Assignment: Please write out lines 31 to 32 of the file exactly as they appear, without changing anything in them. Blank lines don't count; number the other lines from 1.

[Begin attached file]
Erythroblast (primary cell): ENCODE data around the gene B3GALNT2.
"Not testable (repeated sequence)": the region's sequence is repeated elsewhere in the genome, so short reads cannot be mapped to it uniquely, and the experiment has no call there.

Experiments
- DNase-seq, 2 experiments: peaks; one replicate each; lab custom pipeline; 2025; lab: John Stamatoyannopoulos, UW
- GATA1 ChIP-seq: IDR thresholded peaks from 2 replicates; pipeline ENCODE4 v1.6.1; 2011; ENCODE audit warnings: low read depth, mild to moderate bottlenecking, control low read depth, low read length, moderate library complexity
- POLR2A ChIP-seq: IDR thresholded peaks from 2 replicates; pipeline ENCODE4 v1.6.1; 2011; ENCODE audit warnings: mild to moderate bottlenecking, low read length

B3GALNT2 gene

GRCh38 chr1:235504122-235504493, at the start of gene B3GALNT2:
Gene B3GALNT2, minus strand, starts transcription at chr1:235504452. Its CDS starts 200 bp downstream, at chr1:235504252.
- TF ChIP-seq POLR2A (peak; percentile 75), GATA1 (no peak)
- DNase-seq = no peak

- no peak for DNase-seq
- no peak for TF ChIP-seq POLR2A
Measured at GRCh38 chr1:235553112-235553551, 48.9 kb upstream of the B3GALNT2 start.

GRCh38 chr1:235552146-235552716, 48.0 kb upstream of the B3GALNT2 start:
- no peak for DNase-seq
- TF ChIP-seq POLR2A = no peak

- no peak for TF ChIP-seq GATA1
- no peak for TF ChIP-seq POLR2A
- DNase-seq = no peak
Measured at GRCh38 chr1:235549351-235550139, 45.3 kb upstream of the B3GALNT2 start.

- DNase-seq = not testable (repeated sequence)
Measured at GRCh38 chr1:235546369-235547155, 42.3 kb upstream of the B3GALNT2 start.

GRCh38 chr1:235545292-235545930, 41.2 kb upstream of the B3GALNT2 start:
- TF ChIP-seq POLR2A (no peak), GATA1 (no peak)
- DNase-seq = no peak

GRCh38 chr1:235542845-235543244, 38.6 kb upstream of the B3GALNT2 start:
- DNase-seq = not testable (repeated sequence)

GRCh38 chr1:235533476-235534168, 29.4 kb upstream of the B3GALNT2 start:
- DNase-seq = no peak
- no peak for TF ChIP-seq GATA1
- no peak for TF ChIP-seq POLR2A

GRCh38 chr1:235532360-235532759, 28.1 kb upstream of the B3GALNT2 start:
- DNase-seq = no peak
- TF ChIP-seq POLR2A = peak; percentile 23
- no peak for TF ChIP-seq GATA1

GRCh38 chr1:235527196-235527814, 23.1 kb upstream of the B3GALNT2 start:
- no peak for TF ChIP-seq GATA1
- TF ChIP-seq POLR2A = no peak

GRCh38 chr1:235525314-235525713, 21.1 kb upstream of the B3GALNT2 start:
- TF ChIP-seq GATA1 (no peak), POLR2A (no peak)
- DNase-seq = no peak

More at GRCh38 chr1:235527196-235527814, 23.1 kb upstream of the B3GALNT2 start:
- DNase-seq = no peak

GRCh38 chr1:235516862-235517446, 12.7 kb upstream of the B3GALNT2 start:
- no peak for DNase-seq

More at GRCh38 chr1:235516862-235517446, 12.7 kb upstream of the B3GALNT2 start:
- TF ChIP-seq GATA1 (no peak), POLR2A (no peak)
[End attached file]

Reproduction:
- no peak for TF ChIP-seq GATA1
- no peak for TF ChIP-seq POLR2A